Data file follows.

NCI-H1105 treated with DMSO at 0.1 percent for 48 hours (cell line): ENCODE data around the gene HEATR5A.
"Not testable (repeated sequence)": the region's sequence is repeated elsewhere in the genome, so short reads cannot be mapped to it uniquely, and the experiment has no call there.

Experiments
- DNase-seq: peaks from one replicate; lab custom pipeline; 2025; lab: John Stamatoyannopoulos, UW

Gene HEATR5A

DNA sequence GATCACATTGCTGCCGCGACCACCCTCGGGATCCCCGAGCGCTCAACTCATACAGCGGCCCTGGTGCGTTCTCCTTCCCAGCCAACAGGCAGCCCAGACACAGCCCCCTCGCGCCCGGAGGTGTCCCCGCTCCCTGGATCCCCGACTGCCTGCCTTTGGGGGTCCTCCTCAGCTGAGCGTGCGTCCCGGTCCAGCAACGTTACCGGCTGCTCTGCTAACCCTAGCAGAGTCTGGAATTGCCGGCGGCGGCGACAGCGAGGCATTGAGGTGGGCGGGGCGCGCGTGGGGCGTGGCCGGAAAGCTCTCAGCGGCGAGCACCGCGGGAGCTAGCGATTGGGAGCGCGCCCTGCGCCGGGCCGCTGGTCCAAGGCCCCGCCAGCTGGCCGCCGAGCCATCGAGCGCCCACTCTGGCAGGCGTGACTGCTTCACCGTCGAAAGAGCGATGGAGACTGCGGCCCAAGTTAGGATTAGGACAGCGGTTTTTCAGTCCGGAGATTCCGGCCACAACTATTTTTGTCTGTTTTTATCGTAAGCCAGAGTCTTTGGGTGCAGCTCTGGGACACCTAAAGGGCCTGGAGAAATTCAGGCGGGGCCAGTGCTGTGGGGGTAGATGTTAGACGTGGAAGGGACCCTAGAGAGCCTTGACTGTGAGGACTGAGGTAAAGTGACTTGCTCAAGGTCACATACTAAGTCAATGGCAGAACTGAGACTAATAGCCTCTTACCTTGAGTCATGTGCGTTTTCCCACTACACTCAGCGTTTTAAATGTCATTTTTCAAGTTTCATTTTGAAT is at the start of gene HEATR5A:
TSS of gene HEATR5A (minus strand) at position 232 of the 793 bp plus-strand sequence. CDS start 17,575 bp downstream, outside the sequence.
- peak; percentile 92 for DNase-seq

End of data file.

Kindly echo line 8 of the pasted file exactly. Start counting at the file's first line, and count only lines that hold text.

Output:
- peak; percentile 92 for DNase-seq